by: Chris Kaltenbach
Fleetwood Mac played an energetic two-hour-plus set of their greatest hits at the 1st Mariner Arena Wednesday night, clearly revelling in their status as elder rock statesmen with a boatload of crowd-pleasing standards to play for their fans.
With Lindsay Buckingham playing the role of guitar god to the hilt and Stevie Nicks basking in her role as spiritual muse, the band relied almost exclusively on songs from their monster-selling Fleetwood Mac (1975) and Rumours (1977) albums.
The result was an evening that seemed strangely stuck in time, but in the best of ways. The fans ate it up, and didn't even seem to mind it when the band dragged out two of the hoariest '70s concert cliches, the extended (and defiantly excessive) guitar and drum solos.
Opening with "Monday Morning," from Fleetwood Mac, the band quickly set the evening's tone. Buckingham played shamelessly to the crowd, pointing, cajoling, jumping up and down, making like a whirling dervish able to lay down some fairly vicious guitar licks, yet never removing the leather jacket, no matter how much the sweat came pouring down ...
Nicks, meanwhile, swayed gently on the other side of the stage, adding harmonies and putting out the same mystical hippie aesthetic that made her a charming anomaly even 30 years ago. When Nicks took over the lead vocals for her "Dreams," the crowd greeted her like an old friend.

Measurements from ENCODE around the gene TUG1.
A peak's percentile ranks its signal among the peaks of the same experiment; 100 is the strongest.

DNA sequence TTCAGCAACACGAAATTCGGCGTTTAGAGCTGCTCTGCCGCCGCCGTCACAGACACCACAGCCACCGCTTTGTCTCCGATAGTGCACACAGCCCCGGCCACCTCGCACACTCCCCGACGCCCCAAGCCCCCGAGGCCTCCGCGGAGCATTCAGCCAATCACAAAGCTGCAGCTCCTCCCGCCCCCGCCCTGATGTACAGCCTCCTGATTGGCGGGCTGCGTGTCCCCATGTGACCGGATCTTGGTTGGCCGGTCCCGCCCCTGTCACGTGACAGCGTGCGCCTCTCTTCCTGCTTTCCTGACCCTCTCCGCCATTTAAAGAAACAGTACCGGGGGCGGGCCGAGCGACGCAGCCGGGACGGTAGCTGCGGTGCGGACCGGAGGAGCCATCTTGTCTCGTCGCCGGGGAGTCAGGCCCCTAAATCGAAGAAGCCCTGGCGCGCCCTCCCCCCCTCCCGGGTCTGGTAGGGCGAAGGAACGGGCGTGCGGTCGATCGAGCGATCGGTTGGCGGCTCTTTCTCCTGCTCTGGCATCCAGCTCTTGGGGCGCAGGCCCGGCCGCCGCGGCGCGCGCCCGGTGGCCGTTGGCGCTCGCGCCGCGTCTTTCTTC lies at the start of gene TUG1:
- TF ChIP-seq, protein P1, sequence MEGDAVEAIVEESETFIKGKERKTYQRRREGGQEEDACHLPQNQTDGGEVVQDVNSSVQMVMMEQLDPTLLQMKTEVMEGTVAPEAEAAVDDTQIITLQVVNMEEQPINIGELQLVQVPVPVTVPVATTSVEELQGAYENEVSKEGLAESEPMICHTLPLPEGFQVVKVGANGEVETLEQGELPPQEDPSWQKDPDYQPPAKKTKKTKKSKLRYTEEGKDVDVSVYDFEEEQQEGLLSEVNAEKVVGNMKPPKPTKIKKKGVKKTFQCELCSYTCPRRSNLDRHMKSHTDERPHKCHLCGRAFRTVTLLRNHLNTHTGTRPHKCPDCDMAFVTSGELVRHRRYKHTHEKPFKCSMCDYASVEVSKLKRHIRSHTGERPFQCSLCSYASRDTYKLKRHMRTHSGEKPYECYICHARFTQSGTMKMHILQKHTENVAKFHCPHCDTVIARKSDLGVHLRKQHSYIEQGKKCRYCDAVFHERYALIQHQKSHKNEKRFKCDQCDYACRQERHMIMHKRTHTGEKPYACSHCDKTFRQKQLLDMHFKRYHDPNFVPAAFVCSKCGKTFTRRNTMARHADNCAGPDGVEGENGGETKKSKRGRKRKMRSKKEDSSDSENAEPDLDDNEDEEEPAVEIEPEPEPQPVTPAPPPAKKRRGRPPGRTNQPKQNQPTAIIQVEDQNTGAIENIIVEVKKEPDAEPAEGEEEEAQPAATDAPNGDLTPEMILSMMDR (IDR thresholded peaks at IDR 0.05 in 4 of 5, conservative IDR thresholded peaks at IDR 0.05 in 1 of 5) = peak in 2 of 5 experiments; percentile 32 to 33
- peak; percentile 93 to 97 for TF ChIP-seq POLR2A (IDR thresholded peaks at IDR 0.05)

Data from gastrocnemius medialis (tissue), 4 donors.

Drummer Mick Fleetwood, meanwhile, hammered-away with his bat-size drumsticks. Melodically, the sound they made was a little heavy sometimes, but Fleetwood's never been known for his subtlety. Bassist John McVie, meanwhile, unobtrusively went about his business, rarely calling attention to himself, content simply to drive the evening's beat like nobody's business.
The set included a fascinating take on "Tusk," with Fleetwood's incessantly propulsive downbeat making up for the USC marching band that wasn't there. Although she also wasn't there, Christine McVie was hardly absent, thanks to hard-edged renditions (maybe harder-edged than McVie would have liked) of two of her best songs, "Say You Love Me" and the encore of the challengingly optimistic "Don't Stop."
Buckingham, meanwhile, tore through a version of "Go Your Own Way" (from Rumours) that suggested the hurt feelings in the song haven't entirely gone away -- one reason why it was no nice to see him and Nicks embrace so warmly at one point. Maybe, like the band members said in interviews leading up to the current tour, these shows really are all about celebrating a legacy, and leaving past frictions behind.
Fleetwood Mac, Buckingham admitted during one of the show's many spoken introductions, has had a "complex and convoluted emotional history. But in the long run, it worked to our benefit."
The band's miscues were few, and easily overlooked. As befits performers moving past 60, the energy level wavered at times.
Fleetwood couldn't keep up the same manic beat that fueled "Go Your Own Way" on record -- even though Buckingham's guitar didn't seem to notice its absence. That made the song sound peculiarly schizophrenic, as though it didn't really know which pace to follow. And Nicks started off slowly, rarely even attempting the sustained pitch that once punctuated her best songs. Still, her voice warmed as the evening proceeded, and when, toward the end of the set, she finally appeared wearing her trademark black top hat, the evening's welcome nostalgia trip was complete.
Photos by Kevin Winter/Getty Images